Demolition companies in New Zealand are salvaging valuable timbers from earthquake damaged buildings in Christchurch. The reclaimed timber is then shipped north to Auckland.
According to the report in the New Zealand Herald, the substantial rise in available timber has led to some being temporarily stockpiled to avoid a glut on the market, but even so the increase is unlikely to have much effect on prices due to the fact it is a limited resource. One of the most popular timbers is recycled rimu, a red pine which is considered to be one of the most beautiful woods in New Zealand, which is currently fetching between NZ$2500 and NZ$3500 per cubic meter.
Many of the buildings being demolished in Christchurch are factories and warehouses which date back to the 1800s, and these are yielding huge beams which can be machined into flooring but many are being snapped up by furniture makers. These large beams are certainly welcome in Auckland, as they are pretty hard to find. Even though much of timber is being reclaimed, it is estimated that up to 80% will end up in landfill as some buildings are simply too dangerous to enter. In other buildings the wood can any be reclaimed by machine, and this can halve the percentage being salvaged.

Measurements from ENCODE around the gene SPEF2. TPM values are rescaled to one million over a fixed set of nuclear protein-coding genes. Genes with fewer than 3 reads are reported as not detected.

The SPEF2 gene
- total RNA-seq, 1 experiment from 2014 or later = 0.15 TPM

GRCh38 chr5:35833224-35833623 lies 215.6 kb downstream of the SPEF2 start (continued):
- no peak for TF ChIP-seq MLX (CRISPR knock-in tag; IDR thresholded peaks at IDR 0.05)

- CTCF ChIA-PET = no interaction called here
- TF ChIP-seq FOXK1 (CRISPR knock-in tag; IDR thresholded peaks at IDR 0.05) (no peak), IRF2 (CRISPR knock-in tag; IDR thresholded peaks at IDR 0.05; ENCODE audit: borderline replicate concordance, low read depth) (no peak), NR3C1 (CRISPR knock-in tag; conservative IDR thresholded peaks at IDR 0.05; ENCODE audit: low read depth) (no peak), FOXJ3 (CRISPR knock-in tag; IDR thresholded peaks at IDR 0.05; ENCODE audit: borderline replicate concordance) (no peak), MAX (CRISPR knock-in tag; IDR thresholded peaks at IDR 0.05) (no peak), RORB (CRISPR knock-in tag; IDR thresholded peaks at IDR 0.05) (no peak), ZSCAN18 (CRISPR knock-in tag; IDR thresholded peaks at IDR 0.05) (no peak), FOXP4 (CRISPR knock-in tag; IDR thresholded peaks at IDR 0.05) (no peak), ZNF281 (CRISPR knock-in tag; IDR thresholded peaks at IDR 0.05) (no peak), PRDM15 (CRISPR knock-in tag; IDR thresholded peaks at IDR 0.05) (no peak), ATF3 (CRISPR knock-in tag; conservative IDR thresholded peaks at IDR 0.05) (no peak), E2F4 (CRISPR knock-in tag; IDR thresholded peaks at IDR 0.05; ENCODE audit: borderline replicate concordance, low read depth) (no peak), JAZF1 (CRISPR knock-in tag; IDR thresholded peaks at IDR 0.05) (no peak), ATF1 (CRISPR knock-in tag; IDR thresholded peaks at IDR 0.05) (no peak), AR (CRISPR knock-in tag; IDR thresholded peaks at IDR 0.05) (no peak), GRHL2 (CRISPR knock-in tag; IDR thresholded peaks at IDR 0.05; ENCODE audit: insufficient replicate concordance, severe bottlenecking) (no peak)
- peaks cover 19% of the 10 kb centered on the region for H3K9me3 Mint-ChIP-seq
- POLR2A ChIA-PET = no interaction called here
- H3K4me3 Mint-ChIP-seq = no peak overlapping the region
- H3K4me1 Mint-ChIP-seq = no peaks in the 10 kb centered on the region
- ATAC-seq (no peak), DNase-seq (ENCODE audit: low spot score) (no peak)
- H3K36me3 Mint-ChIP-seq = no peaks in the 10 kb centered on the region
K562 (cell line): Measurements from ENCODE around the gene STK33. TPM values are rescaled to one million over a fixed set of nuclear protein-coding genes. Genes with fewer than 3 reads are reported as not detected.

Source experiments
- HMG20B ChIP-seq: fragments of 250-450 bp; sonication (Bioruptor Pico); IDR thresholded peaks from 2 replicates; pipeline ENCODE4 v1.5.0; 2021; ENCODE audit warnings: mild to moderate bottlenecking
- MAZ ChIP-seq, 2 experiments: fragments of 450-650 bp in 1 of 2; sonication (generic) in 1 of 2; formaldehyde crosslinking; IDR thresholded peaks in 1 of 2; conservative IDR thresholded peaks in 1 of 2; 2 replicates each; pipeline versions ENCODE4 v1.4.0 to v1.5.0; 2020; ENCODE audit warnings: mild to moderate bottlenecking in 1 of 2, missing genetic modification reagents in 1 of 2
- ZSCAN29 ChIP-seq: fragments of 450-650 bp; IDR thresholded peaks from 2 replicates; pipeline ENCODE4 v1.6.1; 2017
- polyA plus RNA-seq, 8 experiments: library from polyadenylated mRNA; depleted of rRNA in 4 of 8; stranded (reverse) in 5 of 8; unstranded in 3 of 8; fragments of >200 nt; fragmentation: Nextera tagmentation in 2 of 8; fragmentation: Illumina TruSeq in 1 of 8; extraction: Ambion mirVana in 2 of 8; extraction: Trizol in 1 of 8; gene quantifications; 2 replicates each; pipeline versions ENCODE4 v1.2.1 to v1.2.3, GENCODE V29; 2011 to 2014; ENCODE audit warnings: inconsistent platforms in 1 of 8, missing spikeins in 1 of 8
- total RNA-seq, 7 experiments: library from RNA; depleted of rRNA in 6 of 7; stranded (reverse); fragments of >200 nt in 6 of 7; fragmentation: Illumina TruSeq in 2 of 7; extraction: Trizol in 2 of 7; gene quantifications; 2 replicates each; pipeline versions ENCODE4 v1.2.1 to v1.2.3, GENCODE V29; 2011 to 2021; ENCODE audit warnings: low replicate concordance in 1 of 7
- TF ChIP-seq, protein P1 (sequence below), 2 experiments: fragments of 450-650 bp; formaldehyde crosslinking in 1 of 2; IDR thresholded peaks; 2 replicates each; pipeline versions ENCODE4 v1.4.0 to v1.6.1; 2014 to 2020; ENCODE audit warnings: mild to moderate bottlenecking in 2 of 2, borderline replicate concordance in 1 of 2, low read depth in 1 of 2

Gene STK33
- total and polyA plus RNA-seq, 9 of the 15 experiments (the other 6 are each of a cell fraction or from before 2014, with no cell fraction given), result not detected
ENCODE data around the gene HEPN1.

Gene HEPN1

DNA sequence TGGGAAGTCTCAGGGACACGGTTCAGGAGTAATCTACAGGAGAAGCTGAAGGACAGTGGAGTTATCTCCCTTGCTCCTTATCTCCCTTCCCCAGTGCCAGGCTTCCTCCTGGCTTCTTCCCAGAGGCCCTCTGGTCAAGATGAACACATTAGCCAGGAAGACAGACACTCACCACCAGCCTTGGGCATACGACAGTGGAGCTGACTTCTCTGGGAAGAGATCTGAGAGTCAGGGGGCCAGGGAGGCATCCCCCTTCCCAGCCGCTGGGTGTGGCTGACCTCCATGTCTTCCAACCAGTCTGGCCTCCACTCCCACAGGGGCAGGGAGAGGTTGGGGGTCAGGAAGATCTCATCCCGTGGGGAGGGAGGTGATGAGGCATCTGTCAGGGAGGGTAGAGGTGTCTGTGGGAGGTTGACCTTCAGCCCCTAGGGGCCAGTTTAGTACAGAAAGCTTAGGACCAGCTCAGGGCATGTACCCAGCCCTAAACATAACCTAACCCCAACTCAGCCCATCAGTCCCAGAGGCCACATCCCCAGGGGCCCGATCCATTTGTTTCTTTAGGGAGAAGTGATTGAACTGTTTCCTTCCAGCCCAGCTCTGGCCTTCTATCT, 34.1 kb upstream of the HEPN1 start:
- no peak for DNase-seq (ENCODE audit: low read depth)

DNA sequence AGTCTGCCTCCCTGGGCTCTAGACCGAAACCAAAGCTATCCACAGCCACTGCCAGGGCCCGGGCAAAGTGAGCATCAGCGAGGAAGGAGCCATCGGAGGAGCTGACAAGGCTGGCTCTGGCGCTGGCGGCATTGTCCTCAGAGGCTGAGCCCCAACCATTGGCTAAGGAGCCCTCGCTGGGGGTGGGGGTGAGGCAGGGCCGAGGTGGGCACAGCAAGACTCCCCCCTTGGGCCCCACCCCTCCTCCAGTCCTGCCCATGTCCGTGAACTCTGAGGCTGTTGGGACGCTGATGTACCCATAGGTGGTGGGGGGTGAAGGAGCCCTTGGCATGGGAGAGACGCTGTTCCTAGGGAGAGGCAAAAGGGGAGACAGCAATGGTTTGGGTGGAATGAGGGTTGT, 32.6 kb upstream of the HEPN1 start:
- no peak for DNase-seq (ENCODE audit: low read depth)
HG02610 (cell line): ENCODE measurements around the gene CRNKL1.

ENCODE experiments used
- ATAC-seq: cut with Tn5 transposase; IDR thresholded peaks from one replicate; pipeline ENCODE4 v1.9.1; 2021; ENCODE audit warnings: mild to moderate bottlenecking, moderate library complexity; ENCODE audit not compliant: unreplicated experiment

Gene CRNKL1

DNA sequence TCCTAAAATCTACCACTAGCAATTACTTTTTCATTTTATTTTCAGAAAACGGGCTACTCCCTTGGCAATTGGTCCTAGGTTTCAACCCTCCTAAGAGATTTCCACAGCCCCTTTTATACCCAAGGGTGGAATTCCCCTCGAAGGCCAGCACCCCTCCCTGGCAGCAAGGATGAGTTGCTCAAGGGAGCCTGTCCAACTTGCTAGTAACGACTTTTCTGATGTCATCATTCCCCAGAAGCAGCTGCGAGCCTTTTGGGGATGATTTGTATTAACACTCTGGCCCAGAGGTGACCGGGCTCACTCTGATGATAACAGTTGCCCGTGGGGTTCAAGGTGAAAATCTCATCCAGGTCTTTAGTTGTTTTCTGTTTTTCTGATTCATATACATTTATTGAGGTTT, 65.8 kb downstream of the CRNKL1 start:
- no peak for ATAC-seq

In spite of this the process is beneficial as it helps owners of buildings in Christchurch offset demolition costs, and the reclamation of native timber and other materials can cut these costs by as much as half. Some of the timber is being bought by Christchurch residents, as apparently former employees are buying up wood from their old workplaces to furnish new homes.